Detained ex-au pair: ‘I would be scared to come back to Ireland’
Paloma Aparezida Silva-Carvalho says her experience was traumatic but she bears no ill will
Paloma Aparezida Silva-Carvalho on Strandhill Beach, Sligo. Photograph: Brian Farrell
Paloma Aparezida Silva-Carvalho will be scared boarding her flight to Zurich next Monday. The Brazilian woman has nothing to fear in Switzerland, but that’s what she thought when she flew into Dublin Airport less than two weeks ago, never dreaming that she was about to be whisked to the Dóchas women’s prison at Mountjoy.
Now flying holds terror for the young woman, who ironically hopes to shortly begin a career as a flight attendant. She has a job interview in October back in Brazil, one of many reasons she had no intention of extending her stay in Ireland, contrary to what the immigration authorities at Dublin Airport appeared to think.
“I did nothing wrong. I did not do any crime,” she says, still incredulous, still suffering “flashbacks” and still not knowing if her passport, when it is returned to her, will bear a stamp which will make her a marked woman at airports around the world.
The young woman’s anguish at being detained in prison – where she says she was strip-searched and offered ecstasy by another inmate – is compounded by revelations that hundreds of other Brazilians have been refused entry to Ireland, with the Brazilian embassy in Dublin confirming “many reports of alleged mistreatment” .
No ill will
As Silva-Carvalho prepares to leave, she insists that she bears no ill will towards this country, but she is adamant that she wants to be an advocate for others in her country who may suffer the same fate.
“I do not want this to happen to any other person,” says the 24-year-old, who has learnt that the Irish authorities will in September start construction work on some type of holding facility for those who are refused entry.
“But it will take 10 months to build. What will happen to all these people? Ten months is a long time. I do not want other people to go to prison,” she says.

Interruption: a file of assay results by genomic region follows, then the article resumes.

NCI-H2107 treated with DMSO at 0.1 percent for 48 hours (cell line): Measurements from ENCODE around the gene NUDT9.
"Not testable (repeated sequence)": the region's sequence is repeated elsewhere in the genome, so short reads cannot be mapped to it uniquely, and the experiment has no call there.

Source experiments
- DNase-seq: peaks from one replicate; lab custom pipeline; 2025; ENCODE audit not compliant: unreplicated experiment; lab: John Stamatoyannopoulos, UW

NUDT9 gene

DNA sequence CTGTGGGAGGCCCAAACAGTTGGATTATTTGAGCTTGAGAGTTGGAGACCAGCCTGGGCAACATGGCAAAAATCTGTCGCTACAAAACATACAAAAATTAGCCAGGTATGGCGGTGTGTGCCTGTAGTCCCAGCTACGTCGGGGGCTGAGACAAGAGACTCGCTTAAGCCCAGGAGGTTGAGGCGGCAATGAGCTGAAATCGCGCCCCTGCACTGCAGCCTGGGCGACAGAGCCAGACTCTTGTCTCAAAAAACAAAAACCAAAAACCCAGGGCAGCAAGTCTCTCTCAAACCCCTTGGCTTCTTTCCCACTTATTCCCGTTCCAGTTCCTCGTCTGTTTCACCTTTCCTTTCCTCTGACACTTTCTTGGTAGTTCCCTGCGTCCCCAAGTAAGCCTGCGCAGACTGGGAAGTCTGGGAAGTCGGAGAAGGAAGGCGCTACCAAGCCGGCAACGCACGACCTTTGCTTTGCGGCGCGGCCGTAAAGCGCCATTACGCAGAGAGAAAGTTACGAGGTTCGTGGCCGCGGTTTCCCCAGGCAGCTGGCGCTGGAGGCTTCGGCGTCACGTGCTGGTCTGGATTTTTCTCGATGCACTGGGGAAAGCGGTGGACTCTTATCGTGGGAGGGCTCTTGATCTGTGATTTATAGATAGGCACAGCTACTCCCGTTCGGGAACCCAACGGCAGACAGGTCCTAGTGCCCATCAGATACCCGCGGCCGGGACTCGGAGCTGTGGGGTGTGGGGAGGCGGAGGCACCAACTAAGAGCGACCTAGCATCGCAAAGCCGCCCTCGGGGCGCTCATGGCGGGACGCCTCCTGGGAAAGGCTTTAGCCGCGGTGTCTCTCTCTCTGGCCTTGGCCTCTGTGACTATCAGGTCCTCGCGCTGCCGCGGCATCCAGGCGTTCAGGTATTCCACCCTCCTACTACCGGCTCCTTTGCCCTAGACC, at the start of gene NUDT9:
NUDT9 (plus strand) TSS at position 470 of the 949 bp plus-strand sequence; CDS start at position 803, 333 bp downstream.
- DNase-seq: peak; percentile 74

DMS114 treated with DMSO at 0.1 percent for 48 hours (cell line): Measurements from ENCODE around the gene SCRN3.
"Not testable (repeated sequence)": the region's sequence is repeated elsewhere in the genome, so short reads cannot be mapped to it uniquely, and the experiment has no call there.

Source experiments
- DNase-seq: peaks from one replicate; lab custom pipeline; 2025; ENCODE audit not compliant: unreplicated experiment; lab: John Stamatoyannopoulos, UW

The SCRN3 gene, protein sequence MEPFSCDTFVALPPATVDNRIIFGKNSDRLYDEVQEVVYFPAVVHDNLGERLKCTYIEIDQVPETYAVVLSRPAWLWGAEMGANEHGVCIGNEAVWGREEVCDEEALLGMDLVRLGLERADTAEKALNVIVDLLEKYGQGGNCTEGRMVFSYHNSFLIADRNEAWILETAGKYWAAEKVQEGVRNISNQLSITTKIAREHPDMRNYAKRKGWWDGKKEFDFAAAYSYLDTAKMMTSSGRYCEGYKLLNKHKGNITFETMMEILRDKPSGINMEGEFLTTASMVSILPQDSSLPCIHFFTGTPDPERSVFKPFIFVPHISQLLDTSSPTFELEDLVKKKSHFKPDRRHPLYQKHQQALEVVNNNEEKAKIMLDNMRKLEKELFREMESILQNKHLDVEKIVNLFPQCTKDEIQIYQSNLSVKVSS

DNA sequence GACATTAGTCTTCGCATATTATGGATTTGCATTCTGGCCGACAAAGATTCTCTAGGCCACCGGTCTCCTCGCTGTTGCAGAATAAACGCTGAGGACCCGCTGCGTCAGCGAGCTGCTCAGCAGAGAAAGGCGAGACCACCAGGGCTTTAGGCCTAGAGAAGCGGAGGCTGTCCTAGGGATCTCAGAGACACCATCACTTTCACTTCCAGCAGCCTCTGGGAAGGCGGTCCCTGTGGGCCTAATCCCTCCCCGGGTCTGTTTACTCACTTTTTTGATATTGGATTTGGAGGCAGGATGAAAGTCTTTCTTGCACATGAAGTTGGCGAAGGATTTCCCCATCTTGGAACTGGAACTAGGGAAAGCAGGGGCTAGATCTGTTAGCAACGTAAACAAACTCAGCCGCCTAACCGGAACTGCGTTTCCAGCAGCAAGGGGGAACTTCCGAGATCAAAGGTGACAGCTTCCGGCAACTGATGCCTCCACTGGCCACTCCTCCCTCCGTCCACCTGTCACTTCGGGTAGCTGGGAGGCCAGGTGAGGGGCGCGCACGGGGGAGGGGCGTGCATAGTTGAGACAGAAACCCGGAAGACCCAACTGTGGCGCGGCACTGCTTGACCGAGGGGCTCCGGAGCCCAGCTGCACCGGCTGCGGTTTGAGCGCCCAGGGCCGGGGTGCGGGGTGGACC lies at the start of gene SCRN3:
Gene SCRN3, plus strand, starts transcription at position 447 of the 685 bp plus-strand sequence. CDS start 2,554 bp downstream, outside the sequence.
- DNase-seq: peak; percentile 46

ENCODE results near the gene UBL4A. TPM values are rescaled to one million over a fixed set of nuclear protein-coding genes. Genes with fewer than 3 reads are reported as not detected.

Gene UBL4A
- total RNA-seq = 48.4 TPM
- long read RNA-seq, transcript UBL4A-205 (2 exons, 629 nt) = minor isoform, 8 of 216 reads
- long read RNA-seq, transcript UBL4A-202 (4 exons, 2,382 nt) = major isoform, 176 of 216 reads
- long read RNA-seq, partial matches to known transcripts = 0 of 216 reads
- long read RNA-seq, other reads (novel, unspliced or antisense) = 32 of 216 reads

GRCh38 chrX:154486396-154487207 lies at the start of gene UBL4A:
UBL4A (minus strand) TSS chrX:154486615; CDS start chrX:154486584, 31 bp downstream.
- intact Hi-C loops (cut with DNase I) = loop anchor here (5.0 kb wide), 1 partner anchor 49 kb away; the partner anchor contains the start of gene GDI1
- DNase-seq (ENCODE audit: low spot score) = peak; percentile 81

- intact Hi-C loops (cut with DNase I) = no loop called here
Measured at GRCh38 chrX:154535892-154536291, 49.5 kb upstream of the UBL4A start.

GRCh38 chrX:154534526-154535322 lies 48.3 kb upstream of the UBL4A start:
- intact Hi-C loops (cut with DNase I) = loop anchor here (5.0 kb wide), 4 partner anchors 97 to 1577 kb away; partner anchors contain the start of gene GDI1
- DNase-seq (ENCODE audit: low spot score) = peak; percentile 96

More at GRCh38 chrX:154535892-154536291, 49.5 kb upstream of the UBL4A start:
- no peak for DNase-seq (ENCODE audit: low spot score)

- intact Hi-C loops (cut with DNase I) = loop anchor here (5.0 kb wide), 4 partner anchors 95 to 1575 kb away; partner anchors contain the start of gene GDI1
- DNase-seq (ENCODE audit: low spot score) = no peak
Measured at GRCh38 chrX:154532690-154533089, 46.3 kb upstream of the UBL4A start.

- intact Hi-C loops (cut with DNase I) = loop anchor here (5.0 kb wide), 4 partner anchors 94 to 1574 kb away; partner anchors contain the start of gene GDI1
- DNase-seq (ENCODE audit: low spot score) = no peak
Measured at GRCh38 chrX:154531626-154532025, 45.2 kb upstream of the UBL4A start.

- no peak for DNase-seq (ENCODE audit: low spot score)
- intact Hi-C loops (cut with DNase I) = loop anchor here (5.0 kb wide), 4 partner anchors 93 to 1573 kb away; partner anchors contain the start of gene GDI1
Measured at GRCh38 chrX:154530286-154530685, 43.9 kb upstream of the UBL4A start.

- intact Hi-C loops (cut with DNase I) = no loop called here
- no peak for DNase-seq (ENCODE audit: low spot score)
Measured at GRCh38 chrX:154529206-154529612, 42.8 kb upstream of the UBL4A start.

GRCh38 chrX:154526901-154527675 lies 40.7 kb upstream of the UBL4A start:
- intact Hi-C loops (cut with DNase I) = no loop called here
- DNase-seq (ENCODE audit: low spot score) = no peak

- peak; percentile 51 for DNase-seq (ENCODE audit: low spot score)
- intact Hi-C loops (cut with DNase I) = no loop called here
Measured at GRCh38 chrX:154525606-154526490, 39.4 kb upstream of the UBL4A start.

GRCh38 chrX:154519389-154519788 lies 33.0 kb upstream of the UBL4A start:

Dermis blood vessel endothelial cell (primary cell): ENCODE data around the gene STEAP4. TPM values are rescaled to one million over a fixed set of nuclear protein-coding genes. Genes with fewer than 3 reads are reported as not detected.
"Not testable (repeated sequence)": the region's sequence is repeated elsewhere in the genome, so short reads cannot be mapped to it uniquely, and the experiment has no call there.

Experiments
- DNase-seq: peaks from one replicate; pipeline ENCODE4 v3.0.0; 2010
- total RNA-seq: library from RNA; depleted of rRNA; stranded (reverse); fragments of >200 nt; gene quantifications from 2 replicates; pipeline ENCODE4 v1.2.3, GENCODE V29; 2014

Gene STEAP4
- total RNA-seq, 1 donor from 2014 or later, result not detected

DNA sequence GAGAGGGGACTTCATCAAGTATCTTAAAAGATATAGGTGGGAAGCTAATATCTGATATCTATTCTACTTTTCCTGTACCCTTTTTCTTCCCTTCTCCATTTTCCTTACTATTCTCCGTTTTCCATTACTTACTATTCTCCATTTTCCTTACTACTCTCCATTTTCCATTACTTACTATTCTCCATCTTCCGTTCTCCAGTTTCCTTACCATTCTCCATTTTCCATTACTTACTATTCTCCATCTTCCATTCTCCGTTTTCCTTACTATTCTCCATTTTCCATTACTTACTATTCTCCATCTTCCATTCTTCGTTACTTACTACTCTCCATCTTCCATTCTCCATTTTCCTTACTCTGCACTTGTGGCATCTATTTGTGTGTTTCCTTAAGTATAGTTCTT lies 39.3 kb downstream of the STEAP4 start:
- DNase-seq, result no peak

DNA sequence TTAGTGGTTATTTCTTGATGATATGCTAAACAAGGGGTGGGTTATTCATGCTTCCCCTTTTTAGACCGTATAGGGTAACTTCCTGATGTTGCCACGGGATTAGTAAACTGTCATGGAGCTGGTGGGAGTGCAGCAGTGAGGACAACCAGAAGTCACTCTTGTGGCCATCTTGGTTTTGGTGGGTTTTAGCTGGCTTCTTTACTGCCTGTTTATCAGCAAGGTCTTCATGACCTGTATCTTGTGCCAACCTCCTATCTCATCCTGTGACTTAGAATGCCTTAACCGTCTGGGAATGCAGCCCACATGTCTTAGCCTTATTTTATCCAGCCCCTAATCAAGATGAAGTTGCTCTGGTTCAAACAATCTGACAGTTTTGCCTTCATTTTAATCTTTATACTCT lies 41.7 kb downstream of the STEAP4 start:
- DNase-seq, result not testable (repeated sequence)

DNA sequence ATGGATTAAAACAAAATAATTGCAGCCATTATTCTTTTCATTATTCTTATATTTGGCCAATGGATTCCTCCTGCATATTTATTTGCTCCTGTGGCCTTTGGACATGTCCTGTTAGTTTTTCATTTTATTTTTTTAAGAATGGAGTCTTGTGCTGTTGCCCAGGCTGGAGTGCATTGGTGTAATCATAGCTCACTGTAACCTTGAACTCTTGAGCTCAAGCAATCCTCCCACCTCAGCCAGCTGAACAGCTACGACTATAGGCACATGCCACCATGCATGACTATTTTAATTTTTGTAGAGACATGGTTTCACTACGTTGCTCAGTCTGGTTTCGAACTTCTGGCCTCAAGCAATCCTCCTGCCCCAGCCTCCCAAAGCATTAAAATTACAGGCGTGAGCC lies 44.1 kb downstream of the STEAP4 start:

She has been inundated with messages of support on Facebook and in other media from Irish people who have expressed outrage at how she was treated. She says that while the authorities did contact the Brazilian embassy two days ago to apologise for what happened, nobody had apologised to her.
“Yes, I would like some kind of public statement that I did not do anything wrong. I love Ireland so much. Yes, I would like to come back but I would be scared – and I don’t know if I would be permitted.”
She had planned to stay with her friends the Müller-Wieland family from Moycullen. She had been their au pair for two years and says they are “like my family”. Her mother was due to join her for the final two weeks of her holiday – on her first visit to Ireland – and both were due to fly out to Portugal on September 25th.
“I showed them the return tickets but they kept saying ‘tell us the truth’. I told them it was a holiday and that my mother was joining me. What did they think? Did they think my mother was just going to leave my father after nearly 40 years?”
Memory of prison
She still shudders at the memory of prison where she was in a cell with a toilet in situ close to the bed. “It was stinking,” she says.
“I cried all the time. I told [the other inmates] that I should not be here and they said ‘that’s what everyone says’. It was like a nightmare.”
Having been released from Mountjoy prison, Silva-Carvalho was given permission to stay in Ireland for 10 days. Her passport was confiscated and is to be returned to her at Dublin Airport.
The immigration authorities have not provided an explanation for her treatment, and the Department of Justice said it could not comment on individual cases.
Her story hit the headlines in Brazil as well. “National television came to my home and interviewed my mother. I think people were very surprised that this happened in Ireland. There has been a lot of comment.”
While she may not be facing deportation, she fears her passport will be stamped “leave to enter refused”, and that is something she fears.
“It may affect me in other countries.”
But Ireland remains special for many reasons, not least because it is where she met her Swiss fiance Christian Hauptli.
“I met him in Galway at the language school in 2015. But now I told him that I never want to travel anywhere again without him because I will always be afraid.”